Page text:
I’d just finished in the barn and was headed back to the house when my cell phone rang. This time it was Houston.
“Hey, Houston,” I answered.
“I need your help.” He seemed to get right to the point. “Oh? What’s up?”
“I have a missing woman. At this point, I have every reason to believe she’s been kidnapped. I’m hoping that you might be able to connect with her. I really have no idea what happened to this young mother, and any help you can give me will be greatly appreciated.”
“I’m happy to help,” I said. “Where are you?”
“The market in town.”
“Okay. I just finished cleaning the barn, so I’ll need to change, but I’ll be there in a few minutes.”
I quickly headed back to the cabin. I washed my hands, pulled on some clean jeans and a clean sweatshirt, then I called my search and rescue dog, Yukon, to come with me in the event the kidnapping turned into a search of some sort. As I drove toward town, I called my brother-in-law, Jake Cartwright, the owner of Neverland, to let him know I’d likely be late to work if I showed up at all. I filled Jake in on the situation and suggested he alert the search and rescue team and have them on standby since they might be needed, depending on how things worked out.
When I arrived at the market the woman had gone missing from, I found Houston, along with his two deputies and a young man holding a toddler, standing near a white sedan.
“So, what’s the situation?” I asked.
Houston began to explain. “Rose Bidwell got off work about an hour ago. She picked her two- year-old son, Hunter, up at the daycare center. A clerk remembers Rose coming in with Hunter and buying five or six items. It seems that Rose put the groceries in the back seat then strapped in her son. No one knows what happened next. Another shopper heard Hunter crying approximately fifteen minutes after Rose checked out. She decided to check it out and found Hunter alone in thecar. Rose was nowhere to be found.”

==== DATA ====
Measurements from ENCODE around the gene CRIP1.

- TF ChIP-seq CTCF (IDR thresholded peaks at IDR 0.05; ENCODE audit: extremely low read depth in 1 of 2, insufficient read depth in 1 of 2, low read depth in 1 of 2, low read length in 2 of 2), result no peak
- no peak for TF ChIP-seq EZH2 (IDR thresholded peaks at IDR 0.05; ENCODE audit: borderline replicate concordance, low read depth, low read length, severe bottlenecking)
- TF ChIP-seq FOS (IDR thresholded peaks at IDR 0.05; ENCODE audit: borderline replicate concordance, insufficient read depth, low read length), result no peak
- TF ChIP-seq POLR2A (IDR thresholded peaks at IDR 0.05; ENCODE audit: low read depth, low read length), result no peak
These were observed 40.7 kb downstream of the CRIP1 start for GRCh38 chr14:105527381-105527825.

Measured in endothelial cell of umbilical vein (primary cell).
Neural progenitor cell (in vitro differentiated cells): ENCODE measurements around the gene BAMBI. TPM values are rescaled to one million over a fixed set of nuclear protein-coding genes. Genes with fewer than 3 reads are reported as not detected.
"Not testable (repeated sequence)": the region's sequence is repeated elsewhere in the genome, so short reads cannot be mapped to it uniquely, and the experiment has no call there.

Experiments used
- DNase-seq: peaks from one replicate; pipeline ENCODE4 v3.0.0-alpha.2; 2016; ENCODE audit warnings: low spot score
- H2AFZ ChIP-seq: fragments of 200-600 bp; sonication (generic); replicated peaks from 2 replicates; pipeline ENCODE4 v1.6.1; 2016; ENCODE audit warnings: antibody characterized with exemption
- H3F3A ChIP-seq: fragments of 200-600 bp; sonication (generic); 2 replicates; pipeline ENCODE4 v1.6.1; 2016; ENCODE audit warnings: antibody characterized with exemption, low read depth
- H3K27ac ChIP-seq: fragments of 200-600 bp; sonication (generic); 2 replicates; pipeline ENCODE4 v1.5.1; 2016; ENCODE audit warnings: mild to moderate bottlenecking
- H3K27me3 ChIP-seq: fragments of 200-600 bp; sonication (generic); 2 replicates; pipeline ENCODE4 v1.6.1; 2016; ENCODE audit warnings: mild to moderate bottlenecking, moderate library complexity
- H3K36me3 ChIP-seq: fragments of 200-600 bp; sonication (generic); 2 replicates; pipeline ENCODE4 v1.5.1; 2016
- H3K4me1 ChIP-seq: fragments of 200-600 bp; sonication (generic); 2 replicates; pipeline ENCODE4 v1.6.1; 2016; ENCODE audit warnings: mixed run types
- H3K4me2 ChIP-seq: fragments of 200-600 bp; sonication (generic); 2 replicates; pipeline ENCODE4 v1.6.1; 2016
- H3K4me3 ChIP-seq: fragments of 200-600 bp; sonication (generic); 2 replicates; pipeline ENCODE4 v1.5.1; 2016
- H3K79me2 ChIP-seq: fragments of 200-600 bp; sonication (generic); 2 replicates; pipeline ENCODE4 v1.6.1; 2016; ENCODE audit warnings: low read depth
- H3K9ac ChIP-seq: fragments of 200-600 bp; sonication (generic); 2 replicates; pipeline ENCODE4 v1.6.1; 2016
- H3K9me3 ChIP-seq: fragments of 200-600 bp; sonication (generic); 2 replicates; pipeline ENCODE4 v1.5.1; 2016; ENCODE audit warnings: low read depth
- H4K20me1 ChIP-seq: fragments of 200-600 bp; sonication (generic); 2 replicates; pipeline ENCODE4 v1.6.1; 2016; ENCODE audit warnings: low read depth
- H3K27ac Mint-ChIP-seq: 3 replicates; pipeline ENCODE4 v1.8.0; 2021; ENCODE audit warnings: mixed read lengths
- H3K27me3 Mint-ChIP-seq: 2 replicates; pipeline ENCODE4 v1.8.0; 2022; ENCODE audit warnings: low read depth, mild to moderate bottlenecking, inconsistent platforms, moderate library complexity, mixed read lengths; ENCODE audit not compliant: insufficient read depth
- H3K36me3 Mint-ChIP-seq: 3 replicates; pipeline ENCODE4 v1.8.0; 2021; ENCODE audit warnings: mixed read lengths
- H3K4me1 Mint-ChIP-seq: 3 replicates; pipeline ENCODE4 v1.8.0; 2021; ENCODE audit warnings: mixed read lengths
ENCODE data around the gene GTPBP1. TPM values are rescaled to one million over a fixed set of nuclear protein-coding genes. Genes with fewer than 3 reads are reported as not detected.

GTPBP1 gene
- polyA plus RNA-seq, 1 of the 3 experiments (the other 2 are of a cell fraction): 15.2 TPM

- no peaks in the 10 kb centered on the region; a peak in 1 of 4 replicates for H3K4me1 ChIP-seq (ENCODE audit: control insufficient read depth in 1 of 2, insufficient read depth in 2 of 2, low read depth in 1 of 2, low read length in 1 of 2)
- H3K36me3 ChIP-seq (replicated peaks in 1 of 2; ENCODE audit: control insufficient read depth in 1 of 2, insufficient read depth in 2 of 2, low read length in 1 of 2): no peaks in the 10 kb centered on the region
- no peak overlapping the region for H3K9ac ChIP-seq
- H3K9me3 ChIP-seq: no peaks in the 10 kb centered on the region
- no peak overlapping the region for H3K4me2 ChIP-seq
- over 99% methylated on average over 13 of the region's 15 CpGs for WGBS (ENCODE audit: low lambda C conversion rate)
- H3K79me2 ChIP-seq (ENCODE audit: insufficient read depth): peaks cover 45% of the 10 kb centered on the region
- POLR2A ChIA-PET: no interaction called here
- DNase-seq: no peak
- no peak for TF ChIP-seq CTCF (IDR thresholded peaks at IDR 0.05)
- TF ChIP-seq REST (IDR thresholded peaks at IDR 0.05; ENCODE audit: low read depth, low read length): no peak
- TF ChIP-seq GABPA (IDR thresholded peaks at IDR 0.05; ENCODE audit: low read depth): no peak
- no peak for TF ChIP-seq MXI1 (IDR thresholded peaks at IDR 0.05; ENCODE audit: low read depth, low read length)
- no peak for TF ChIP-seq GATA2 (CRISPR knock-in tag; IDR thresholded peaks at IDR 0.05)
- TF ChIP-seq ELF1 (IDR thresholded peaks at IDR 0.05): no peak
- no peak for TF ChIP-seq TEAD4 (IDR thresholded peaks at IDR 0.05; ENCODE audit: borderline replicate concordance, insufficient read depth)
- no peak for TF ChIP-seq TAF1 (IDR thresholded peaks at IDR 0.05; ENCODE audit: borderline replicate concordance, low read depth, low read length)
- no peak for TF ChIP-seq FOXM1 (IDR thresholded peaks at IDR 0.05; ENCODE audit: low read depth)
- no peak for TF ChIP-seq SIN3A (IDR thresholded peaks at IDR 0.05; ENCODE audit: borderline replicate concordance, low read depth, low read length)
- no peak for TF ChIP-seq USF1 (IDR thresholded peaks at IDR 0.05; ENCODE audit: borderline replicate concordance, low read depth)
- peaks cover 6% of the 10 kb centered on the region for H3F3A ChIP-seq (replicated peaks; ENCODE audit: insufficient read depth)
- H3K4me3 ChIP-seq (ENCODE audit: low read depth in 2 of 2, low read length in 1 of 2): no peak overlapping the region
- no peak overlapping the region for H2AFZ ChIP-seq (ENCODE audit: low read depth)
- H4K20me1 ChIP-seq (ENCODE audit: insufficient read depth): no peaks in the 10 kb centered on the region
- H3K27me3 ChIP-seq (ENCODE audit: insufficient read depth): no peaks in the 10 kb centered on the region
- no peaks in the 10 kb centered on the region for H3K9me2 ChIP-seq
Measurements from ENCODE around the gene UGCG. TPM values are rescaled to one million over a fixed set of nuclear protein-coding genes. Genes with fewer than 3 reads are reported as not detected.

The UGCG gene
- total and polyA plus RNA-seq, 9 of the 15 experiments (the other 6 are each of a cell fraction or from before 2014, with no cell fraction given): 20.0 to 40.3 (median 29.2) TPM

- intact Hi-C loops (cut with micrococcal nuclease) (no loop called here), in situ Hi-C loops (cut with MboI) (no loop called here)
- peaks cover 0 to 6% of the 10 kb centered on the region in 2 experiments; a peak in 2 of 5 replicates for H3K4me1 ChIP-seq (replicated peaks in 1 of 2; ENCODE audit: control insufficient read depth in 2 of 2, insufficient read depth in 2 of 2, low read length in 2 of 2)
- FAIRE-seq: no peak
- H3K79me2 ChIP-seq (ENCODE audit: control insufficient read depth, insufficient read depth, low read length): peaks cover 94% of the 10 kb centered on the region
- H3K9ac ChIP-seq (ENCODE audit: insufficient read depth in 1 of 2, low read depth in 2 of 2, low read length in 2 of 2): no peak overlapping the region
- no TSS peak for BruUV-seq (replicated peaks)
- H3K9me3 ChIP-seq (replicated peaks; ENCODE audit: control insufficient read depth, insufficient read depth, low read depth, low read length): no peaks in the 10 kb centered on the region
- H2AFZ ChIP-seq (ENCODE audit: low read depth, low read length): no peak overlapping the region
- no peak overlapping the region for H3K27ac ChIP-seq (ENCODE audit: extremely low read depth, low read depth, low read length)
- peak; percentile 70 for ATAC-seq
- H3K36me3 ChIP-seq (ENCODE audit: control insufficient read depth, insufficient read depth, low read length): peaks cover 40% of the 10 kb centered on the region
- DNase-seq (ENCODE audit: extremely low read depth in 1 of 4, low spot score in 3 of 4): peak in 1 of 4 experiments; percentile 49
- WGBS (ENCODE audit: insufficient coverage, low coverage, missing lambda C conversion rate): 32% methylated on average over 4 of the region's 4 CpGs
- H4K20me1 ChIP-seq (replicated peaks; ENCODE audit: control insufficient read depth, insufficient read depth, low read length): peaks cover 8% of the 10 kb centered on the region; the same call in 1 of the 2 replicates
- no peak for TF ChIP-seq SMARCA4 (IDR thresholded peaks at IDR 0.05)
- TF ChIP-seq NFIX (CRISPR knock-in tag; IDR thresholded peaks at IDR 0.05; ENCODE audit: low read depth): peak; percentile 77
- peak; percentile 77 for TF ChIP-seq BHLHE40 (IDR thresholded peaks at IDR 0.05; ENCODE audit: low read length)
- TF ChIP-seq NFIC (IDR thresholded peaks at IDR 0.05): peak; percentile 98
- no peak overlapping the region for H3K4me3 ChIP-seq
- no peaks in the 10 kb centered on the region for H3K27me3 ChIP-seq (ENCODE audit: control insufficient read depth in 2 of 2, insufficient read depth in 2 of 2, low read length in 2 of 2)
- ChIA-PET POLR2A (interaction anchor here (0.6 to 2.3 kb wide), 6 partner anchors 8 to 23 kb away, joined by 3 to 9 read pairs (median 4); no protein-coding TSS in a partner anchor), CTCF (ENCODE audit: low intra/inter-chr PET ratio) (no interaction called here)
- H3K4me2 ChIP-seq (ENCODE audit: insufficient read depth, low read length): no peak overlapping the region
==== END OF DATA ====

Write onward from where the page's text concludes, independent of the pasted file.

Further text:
“So someone likely grabbed Rose after she strapped the toddler into the car but before she was able to walk around the car and get in.”
“That’s the way it appears,” Houston said. “We’ve looked around the area but didn’t find anything that would indicate what happened to the woman. We’ve also been unable to find anyone who remembers seeing anything.”
I looked toward the man holding the toddler. “I take it that’s Rose’s husband.”
Houston nodded. “Jeff Bidwell. He arrived home just a few minutes before we called him asking about his wife.”
The man looked to be in shock, which given the situation, I understood.
“I hoped that if you were able to connect with Rose, you might be able to give us a starting point,” Houston continued. “To be honest, at this point, all I can assume is that she was pulled into a vehicle and is long gone.”
I glanced at the man with the toddler one more time. “I can try. I can’t promise anything, but if she’s still alive, then maybe. Do you have a photo of the woman? A visual will help.”